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The origin and early evolution of plants on land


The origin and early evolution of land plants in the mid-Palaeozoic era, between about 480 and 360 million years ago, was an important event in the history of life, with far-reaching consequences for the evolution of terrestrial organisms and global environments. A recent surge of interest, catalysed by palaeobotanical discoveries and advances in the systematics of living plants, provides a revised perspective on the evolution of early land plants and suggests new directions for future research.

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Figure 1: Morphological diversity among basal living land plants and potential land-plant sister groups.
Figure 2: a, Longitudinal section of part of a silicified early fossil gametophyte (Kidstonophyton discoides from the Rhynie Chert).
Figure 3: Sporophyte diversity in Early Devonian rhyniophyte fossils.
Figure 4: Simplified phylogenetic tree showing the minimum stratigraphic ranges of selected groups based on megafossils (thick bars) and their minim.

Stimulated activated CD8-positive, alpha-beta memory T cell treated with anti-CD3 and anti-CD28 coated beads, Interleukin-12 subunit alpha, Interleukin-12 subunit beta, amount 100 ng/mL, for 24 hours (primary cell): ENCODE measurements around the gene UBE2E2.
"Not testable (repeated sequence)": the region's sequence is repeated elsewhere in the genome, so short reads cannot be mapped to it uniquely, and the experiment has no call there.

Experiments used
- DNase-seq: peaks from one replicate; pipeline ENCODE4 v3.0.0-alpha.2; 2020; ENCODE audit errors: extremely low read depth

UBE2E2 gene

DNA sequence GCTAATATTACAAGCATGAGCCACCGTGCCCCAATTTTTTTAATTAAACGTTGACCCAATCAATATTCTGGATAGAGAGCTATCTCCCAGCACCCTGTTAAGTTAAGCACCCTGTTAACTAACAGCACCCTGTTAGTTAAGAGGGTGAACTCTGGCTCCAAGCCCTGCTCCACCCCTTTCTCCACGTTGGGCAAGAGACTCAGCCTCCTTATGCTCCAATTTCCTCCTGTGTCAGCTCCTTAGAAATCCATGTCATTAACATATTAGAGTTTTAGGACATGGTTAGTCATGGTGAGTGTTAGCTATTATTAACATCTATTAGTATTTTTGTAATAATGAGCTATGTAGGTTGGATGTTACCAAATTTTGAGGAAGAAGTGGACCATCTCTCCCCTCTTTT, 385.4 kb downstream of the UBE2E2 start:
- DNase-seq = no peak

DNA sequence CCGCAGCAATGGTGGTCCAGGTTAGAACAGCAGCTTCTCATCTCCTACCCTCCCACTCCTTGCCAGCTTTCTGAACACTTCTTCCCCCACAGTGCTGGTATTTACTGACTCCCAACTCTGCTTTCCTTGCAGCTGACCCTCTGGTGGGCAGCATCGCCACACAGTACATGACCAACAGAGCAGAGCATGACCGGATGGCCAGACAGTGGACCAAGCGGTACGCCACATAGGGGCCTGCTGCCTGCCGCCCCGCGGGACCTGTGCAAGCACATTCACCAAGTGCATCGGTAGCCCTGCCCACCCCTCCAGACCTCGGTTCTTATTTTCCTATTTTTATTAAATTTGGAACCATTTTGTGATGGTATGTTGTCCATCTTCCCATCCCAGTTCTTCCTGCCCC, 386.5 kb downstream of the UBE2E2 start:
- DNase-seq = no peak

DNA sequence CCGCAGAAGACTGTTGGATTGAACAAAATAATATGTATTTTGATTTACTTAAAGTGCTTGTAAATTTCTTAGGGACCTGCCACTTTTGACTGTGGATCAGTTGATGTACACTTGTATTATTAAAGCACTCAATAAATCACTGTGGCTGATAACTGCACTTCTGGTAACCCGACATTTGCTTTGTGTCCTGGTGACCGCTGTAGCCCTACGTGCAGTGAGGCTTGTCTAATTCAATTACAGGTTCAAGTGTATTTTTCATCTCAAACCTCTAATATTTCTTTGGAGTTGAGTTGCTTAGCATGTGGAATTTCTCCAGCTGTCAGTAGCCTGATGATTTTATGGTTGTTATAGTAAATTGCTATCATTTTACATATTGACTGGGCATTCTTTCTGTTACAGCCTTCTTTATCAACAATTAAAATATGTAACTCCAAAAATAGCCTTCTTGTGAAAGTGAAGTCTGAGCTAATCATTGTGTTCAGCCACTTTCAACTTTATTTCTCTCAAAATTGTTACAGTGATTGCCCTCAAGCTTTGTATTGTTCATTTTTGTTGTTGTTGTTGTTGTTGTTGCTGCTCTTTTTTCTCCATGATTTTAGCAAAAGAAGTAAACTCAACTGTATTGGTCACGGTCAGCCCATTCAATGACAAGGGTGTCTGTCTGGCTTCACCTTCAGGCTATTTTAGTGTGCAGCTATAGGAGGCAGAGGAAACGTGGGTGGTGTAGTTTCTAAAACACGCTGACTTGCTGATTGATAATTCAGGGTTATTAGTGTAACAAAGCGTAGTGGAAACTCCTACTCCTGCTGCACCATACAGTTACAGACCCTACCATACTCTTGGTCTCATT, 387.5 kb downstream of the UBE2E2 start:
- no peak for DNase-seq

Figure 5: Diversity of water-conducting cells (tracheids) in early land plants (median longitudinal section through cells, basal and proximal end wa.


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We thank W. G. Chaloner, D. Edwards, J. A. Raven, P. S. Herendeen, E. M. Friis, S. Bengtson and especially J. Gray for criticisms of earlier drafts of this manuscript; W. Burger, J. Cattel, A. N. Drinnan, M. Feist, L. E. Graham, H. Haas, H. Kerp, W. A. Taylor and P. Lidmark for assistance with illustrations. This work was supported in part by the Swedish Natural Science Research Council (NFR) and the National Science Foundation.

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Kenrick, P., Crane, P. The origin and early evolution of plants on land. Nature 389, 33–39 (1997).

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